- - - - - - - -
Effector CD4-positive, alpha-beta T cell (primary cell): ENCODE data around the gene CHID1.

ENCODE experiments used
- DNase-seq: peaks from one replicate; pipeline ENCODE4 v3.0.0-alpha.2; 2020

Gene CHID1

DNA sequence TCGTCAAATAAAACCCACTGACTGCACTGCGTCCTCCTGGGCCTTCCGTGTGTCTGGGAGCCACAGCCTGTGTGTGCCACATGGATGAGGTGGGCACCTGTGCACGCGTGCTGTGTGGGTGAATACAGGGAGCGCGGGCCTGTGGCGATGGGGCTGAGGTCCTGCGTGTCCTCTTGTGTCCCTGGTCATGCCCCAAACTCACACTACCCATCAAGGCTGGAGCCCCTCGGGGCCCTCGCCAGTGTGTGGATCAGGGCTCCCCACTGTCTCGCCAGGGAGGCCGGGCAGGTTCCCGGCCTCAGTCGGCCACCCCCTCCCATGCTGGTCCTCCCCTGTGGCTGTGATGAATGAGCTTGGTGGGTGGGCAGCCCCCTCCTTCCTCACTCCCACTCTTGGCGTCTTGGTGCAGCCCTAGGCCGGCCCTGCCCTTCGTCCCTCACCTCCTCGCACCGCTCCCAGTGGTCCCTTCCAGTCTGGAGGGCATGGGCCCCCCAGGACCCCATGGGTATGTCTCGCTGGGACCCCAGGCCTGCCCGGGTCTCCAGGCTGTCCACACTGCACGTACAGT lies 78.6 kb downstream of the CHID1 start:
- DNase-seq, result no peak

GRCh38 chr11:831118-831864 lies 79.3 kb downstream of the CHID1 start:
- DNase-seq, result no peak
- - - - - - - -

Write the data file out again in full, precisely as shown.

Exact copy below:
Effector CD4-positive, alpha-beta T cell (primary cell): ENCODE data around the gene CHID1.

ENCODE experiments used
- DNase-seq: peaks from one replicate; pipeline ENCODE4 v3.0.0-alpha.2; 2020

Gene CHID1

DNA sequence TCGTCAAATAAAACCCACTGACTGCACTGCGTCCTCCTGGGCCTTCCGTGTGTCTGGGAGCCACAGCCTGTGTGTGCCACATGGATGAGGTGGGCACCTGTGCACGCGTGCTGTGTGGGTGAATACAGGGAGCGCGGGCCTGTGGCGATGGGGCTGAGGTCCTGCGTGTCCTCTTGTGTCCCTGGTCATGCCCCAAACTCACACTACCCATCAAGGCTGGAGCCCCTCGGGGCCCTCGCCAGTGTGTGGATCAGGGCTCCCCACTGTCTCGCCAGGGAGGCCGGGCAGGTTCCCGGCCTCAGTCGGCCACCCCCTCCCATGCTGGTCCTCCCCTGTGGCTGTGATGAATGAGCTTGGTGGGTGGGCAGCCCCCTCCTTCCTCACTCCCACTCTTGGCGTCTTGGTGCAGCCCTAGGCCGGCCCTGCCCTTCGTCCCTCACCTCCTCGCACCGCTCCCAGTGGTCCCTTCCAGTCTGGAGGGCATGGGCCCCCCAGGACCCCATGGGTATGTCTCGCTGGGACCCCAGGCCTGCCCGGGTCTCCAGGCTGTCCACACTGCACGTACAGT lies 78.6 kb downstream of the CHID1 start:
- DNase-seq, result no peak

GRCh38 chr11:831118-831864 lies 79.3 kb downstream of the CHID1 start:
- DNase-seq, result no peak